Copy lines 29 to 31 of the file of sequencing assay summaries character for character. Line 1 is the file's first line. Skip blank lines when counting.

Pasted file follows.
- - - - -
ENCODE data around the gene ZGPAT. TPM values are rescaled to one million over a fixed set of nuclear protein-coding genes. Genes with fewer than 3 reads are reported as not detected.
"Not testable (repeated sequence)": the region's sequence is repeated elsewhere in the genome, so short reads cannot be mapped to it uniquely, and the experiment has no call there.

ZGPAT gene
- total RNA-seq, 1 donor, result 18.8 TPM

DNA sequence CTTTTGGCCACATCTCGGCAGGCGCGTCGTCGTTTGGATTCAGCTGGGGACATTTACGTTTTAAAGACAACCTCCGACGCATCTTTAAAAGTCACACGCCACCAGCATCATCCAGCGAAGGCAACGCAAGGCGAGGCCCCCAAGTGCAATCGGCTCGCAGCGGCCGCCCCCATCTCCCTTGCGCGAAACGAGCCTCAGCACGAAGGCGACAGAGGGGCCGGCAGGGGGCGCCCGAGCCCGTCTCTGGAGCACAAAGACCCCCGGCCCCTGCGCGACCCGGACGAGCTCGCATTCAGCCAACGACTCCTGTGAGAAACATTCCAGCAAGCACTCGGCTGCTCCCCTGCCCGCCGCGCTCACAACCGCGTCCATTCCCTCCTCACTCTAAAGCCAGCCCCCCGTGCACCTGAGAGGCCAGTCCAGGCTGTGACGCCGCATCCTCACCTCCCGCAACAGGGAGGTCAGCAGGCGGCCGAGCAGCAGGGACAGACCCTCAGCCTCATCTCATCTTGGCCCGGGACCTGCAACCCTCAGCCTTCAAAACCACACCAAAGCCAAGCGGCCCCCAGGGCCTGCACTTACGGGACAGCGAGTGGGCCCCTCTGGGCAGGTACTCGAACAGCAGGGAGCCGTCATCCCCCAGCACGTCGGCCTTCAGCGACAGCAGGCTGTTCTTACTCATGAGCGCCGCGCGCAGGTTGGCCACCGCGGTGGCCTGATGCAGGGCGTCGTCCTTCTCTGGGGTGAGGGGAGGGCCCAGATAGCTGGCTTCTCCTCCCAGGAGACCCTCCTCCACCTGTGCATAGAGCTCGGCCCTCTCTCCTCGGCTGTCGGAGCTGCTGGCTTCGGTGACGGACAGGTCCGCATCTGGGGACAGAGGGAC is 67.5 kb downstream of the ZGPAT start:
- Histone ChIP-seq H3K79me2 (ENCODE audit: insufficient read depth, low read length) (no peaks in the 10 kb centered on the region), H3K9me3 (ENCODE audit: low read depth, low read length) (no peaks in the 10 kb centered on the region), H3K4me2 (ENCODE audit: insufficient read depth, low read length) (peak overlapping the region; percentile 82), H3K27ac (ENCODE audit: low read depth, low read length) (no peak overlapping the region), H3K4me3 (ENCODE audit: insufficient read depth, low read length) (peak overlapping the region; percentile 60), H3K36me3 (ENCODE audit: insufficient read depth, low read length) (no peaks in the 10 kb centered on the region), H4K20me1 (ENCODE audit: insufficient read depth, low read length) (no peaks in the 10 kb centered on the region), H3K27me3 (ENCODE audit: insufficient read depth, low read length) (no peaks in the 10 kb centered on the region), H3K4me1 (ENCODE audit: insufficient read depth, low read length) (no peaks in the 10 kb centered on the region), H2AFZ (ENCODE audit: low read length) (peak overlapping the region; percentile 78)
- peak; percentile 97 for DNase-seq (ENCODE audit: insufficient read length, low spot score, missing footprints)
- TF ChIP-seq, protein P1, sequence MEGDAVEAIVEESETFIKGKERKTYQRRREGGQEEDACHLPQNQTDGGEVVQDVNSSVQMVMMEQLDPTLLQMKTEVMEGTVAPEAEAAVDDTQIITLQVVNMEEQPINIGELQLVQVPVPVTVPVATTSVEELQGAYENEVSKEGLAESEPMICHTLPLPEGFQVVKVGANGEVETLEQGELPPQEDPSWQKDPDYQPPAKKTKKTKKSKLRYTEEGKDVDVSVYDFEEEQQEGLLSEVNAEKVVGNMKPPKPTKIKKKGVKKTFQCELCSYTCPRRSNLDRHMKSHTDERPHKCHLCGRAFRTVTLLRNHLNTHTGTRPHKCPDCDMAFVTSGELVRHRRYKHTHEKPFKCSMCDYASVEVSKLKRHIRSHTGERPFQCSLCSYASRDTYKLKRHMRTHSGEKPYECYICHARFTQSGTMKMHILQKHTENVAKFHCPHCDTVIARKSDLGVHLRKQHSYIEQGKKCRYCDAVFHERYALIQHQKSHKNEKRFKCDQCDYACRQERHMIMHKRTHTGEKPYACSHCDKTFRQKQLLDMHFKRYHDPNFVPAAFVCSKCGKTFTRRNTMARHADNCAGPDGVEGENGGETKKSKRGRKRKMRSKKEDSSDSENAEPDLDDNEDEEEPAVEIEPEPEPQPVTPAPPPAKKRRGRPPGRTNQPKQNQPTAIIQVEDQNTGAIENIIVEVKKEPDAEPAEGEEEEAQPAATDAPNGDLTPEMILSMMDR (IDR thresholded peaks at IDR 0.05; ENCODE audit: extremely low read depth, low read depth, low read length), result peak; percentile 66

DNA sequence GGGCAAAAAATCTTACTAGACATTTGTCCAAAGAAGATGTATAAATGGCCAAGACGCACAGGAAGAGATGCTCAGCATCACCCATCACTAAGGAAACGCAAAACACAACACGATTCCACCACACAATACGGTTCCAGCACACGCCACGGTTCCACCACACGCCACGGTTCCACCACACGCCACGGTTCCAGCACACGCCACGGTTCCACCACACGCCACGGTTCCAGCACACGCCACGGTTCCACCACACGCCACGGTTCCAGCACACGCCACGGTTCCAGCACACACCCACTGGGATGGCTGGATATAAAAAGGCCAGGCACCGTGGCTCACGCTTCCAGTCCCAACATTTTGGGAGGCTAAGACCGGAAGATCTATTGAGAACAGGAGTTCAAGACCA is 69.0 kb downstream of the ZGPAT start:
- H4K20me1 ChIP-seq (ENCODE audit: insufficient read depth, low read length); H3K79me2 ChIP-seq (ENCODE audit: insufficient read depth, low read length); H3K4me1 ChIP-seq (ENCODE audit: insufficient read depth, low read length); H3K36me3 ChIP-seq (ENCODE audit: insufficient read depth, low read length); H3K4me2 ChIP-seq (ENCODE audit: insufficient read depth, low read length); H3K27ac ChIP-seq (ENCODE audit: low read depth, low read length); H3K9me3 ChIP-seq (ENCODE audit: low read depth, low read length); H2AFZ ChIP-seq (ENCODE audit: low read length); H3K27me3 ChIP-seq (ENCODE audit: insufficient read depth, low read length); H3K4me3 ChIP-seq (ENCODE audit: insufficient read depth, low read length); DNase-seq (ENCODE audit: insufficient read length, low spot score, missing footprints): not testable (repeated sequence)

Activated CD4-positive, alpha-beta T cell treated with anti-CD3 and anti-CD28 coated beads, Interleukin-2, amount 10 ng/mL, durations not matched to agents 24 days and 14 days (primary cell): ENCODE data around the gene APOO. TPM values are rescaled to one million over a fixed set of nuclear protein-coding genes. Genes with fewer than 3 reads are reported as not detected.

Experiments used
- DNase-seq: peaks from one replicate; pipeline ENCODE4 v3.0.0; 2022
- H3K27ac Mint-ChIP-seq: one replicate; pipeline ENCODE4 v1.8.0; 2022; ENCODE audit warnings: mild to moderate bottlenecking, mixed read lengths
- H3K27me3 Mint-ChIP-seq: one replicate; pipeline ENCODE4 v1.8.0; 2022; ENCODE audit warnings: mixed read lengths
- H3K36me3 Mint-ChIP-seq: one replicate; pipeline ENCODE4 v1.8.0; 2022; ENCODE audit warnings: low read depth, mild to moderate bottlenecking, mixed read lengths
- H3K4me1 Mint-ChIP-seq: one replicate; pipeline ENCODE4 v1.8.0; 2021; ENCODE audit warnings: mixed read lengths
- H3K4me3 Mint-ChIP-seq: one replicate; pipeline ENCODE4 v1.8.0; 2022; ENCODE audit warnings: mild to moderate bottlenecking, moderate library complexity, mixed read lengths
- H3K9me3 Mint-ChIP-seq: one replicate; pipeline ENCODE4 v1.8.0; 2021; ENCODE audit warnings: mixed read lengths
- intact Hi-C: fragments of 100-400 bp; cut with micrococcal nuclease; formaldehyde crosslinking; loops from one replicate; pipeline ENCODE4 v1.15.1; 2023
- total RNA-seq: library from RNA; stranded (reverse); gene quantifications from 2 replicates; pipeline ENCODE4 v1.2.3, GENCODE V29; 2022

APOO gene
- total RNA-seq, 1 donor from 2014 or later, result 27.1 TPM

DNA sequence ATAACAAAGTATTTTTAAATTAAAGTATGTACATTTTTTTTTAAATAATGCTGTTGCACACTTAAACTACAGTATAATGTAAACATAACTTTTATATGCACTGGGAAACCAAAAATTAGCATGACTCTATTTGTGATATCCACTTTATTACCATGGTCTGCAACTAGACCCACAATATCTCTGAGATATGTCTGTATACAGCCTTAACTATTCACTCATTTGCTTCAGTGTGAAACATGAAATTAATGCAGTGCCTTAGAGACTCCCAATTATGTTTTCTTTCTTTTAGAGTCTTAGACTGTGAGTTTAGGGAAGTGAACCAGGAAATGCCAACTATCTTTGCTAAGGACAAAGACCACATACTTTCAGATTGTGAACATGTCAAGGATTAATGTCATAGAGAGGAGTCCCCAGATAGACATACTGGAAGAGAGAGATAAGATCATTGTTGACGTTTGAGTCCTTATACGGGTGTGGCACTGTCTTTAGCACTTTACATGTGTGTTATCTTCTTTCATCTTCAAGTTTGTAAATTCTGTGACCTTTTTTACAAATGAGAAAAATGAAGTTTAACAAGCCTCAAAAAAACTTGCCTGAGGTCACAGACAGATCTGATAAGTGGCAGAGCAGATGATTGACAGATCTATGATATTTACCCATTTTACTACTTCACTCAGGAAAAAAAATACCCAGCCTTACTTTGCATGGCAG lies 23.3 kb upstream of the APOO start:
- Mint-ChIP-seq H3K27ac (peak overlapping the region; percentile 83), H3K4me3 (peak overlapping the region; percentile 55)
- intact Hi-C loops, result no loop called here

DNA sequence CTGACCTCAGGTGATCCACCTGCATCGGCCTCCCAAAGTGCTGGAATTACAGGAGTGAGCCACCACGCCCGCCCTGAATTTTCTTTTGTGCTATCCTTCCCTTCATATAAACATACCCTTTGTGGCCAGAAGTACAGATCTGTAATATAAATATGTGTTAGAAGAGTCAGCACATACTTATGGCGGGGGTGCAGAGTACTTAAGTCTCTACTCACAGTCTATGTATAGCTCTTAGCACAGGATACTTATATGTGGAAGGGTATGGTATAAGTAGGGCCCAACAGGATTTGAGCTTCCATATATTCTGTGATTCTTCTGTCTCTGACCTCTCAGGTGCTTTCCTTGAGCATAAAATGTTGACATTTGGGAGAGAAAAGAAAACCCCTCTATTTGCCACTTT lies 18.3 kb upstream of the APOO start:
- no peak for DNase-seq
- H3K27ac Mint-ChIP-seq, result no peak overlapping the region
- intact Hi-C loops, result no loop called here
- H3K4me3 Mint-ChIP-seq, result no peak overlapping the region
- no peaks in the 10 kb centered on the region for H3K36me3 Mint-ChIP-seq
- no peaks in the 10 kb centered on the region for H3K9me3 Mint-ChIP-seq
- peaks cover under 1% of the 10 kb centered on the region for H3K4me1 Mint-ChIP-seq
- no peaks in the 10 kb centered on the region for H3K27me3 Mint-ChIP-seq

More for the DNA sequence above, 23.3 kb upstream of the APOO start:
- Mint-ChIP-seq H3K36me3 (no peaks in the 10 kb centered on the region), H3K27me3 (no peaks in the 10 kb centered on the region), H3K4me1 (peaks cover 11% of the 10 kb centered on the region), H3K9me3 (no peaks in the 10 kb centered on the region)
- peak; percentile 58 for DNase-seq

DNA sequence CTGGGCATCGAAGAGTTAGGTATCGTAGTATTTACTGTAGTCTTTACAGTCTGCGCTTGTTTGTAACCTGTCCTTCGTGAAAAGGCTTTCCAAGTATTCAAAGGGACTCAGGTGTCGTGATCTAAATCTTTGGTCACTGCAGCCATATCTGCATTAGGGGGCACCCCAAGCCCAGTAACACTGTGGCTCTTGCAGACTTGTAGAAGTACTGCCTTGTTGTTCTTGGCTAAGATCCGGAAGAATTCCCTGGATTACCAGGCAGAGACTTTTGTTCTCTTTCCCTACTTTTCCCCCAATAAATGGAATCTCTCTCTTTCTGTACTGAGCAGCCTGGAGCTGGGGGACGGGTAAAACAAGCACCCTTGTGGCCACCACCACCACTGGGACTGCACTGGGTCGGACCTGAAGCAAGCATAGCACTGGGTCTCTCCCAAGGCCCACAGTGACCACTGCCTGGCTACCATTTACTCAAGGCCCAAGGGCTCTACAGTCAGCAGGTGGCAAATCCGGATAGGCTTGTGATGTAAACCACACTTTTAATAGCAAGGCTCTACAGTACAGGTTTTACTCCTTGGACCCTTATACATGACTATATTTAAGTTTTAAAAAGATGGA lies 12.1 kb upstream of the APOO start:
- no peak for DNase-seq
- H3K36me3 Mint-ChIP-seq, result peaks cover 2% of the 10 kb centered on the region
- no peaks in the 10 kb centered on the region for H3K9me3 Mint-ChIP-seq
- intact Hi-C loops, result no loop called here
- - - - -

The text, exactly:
- H3K27ac Mint-ChIP-seq, result no peak overlapping the region
- intact Hi-C loops, result no loop called here
- H3K4me3 Mint-ChIP-seq, result no peak overlapping the region